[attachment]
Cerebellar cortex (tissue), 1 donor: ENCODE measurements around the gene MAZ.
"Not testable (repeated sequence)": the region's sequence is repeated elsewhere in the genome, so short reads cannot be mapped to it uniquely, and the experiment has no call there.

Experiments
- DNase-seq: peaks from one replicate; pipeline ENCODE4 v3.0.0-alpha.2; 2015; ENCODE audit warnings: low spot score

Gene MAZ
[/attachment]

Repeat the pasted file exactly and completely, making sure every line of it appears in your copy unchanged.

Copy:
Cerebellar cortex (tissue), 1 donor: ENCODE measurements around the gene MAZ.
"Not testable (repeated sequence)": the region's sequence is repeated elsewhere in the genome, so short reads cannot be mapped to it uniquely, and the experiment has no call there.

Experiments
- DNase-seq: peaks from one replicate; pipeline ENCODE4 v3.0.0-alpha.2; 2015; ENCODE audit warnings: low spot score

Gene MAZ